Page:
Life and loss

They say it gets easier with time. It really doesn’t. You just learn to live with it. You make a little space in your soul for the loss. The missing. The profound ache.

You make a little space in your head for the memories. The sound of them. The smell of them. And you visit it, sometimes.

You fill up the void they leave behind with life and noise and tears and people. But it never moulds completely to the void.

Blommie. Life is too short. I am so very sorry your mommy had to suffer. But she is with her God now. In His hands, healed and whole.

Blommie. Life is too short. Hold onto what is left behind with everything you have.

Make your space. In your head and in your soul. Your mommy will always live there.

I carry you up to my God every day. You and yours.

Your mommy lives on in the spaces left behind.

For Blommie.

Like a ton of bricks.

Like the world ending.

Like the whisper of death in a war.

Like the sound of nails running across chalkboard, never ending.

Like the whisper of desolation across your soul.

I’m sorry, your mother is terminal.

No one can truly know when their time is up. When that moment comes, either fast or slow, and your maker holds His hand out.

No one can truly know what the leaving, leaves behind. What the leaving will mean. What the leaving will take with it.

No one can truly know, how tired the leaving can make you.

To be left behind. Or to watch the moment of leaving coming ever closer.

Your mother is terminal.

Those 4 words. Like death to every hope you had. Every moment of future you thought you dreamed, with another.

Your mother is terminal.

I am so sorry, my blommie. My dear, precious, glorious friend. I wish I could make it hurt less. Make it more bearable. Make it go away.

I wish I could heal. Or say that right words. I wish I could stand by you, and love you just a little bit more. So that my love can balance the leaving. So that it doesn’t hurt so very much.

I am so sorry that your mommy is leaving.

I cannot fathom it. I cannot really even describe it.

I will not show this to you. Not now. Perhaps not ever.

But I wanted to write it. Because I remember the leaving of my father. And how much it bothered me that no one really knew what to say.

I know now, that it didn’t matter what they said. It would never ever be the right thing. It never can be.

Because the leaving is all there is.

It is consuming.

Be strong, my blommie. Be brave. Be consoled, just a little bit.

I love you. You are in my thoughts. You are in my prayers.

You, your family and your mommy.

Her life will not be forgotten.

Her soul will shine bright.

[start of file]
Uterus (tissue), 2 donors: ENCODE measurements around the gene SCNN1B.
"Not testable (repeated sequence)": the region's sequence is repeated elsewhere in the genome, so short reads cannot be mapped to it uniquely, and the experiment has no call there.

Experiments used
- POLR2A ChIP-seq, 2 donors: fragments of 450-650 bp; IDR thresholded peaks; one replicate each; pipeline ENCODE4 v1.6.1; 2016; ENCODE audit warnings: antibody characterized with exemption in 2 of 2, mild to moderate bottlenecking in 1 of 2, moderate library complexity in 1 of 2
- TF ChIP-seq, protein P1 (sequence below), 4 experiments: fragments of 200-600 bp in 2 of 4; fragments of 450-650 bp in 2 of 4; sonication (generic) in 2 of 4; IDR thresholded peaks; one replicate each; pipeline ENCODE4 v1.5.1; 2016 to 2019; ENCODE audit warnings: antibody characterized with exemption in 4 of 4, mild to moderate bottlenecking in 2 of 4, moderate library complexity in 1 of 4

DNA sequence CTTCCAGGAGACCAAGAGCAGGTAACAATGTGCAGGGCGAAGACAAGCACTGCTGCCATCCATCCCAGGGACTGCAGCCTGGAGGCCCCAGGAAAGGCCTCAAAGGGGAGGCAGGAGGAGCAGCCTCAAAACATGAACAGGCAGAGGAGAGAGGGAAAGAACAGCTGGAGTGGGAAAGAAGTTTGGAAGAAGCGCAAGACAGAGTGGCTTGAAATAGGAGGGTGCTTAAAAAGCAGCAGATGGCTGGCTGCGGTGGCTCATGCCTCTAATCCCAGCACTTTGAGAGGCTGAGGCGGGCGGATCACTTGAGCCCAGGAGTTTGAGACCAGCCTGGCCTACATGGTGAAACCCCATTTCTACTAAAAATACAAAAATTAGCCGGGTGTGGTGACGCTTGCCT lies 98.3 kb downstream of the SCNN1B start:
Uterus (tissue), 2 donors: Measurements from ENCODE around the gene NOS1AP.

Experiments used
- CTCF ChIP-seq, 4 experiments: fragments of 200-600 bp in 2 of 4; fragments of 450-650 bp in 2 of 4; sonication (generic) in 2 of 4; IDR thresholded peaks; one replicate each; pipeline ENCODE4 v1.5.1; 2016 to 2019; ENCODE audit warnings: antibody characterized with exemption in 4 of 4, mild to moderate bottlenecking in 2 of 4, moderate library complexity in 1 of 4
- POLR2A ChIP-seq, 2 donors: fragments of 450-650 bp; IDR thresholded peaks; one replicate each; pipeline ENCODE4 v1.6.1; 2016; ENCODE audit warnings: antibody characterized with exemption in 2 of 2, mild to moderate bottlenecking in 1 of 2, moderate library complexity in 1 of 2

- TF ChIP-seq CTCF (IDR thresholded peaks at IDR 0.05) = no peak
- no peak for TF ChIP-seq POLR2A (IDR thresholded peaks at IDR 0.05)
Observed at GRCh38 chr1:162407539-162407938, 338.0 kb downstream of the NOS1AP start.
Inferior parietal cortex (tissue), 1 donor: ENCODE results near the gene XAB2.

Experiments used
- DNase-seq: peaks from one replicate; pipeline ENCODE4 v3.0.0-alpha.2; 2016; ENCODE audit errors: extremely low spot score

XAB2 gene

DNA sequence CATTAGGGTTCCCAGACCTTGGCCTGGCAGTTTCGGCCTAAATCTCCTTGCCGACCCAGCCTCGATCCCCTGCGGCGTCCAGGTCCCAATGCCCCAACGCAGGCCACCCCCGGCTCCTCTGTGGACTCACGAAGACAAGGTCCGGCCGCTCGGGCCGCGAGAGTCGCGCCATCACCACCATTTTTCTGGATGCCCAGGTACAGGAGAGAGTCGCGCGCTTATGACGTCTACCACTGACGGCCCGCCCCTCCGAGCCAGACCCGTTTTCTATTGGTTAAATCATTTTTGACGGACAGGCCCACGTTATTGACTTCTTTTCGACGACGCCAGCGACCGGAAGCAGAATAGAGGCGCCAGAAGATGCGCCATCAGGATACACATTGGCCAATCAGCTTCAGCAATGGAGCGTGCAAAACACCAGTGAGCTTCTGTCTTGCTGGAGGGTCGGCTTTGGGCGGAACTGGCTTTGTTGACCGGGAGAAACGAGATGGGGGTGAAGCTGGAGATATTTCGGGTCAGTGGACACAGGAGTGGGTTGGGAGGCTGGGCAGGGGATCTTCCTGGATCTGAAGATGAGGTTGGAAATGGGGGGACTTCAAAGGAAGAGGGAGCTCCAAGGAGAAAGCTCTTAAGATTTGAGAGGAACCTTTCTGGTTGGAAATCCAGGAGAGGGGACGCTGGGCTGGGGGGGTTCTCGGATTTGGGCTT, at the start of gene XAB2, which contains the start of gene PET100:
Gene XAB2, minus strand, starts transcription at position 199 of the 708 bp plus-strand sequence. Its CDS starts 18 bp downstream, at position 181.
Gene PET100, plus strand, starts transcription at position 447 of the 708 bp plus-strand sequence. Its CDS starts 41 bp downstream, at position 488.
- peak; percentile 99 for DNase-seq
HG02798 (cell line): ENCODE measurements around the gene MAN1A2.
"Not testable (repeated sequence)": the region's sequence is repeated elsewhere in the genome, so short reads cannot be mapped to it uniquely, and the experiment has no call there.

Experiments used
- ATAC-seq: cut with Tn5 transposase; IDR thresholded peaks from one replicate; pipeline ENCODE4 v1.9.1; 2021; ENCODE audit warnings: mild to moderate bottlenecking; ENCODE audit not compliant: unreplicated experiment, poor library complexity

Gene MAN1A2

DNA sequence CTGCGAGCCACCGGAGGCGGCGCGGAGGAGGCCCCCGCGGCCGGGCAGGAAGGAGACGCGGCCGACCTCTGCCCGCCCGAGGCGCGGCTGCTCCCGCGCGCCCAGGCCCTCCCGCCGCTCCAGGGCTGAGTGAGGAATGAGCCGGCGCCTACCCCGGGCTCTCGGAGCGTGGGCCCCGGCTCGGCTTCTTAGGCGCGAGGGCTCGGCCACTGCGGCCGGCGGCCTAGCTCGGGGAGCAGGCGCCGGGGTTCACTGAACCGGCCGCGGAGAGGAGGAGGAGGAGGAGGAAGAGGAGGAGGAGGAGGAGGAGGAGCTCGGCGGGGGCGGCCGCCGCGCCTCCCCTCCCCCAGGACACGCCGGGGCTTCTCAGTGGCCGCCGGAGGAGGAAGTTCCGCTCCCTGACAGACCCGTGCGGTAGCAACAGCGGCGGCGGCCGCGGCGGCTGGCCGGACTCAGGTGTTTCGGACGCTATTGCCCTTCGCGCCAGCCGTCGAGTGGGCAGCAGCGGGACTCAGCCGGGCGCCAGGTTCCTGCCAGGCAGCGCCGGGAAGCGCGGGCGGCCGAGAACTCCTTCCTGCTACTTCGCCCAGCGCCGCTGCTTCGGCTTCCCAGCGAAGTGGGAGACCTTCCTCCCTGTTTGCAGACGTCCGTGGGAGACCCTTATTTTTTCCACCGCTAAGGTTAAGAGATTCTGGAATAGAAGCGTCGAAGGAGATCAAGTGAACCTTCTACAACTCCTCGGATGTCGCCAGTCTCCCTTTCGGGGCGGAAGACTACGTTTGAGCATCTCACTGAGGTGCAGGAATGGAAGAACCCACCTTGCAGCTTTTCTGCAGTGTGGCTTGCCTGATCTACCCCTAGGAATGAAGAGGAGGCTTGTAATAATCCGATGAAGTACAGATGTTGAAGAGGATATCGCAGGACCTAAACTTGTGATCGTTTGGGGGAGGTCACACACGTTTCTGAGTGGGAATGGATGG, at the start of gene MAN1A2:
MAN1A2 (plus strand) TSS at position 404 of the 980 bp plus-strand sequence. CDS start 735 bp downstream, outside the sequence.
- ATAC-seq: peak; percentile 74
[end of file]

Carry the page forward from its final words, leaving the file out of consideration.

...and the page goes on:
Her memory will stay with you.

Her life will be celebrated.

Her God will welcome her Home.

And she will wait for you. Just out of earshot. Just out of sight. Just around the corner. Just there.

She waits for you.

With Grace.

 

The Leaving

For the longest time, part of my psychosis has been never being able to accept that I have value. My belief structure has always revolved around the fact that family have to love. They have to help. The have to accept you. So it doesn’t matter how broken you are. They are there and it is a given.

But what happens when they are not?

What do you do when you are the one left behind?

When you are faced with a place that has no family and the ties of blood?

What do you do when you are the one left holding the buck?

When a parent gets old and frail and ill and you alone must carry that emotional weight? A weight you are ill equipped to carry. Most of the time I cannot even carry my own emotions. Most of the time the fake it fools everyone into thinking I have made it. Sometimes it even fools me.

Last night the very carefully constructed walls that keep me functioning came down for a moment and my nephew and I engaged in a shouting, door slamming, swearing, remote throwing argument. I have never argued with my nephew before. Not to this degree.

He is as lost as I am, in a different way, and last night 7 months of trying too hard, being more than I am, stress and responsibility collided with his pain and anger and Mount Vesuvius was revisited.

For a moment the loss of stability, the loss of love, the loss of someone to talk to, the responsibly that is my nature to take on, the difficulty in living with people, the just plain emptiness of no blood ties shattered me. Shattered my nephew. Luckily we managed to calm the seas, and hopefully there is an understanding now.

What saves my nephew is that he is moving towards a family I no longer have. Towards a life I really do not begrudge him. I want him to be as happy as he can be, in whatever he chooses for himself. As long as it is his choice.

What saves me? Fledgling relationships and Hope. Hope for something better. Hope that it will get better. Hope that when the day comes and I need someone – I won’t stand alone. Hope that when my mom goes – someone will hold my hand.

She is almost permanently ill now, with one bug or another, one flu or the other. She forgets things. She loses things. She cries allot. She lost her family too. And her loss is harder to bear.

Or – in her loss and in her psychosis, am I allowing her to manipulate my feelings once again? Is she truly as ill as she thinks she is? Or is depression and a lifetime of chosen sorrow reality now? A mantle she can no longer take off? One which blurs my vision? My objectivity? My emotions?

I hope … I hope for something better. Whatever it may be. For me, for her, for my family.

But what do you do when all you can do is watch?

Watch the leaving.

All the while, standing still.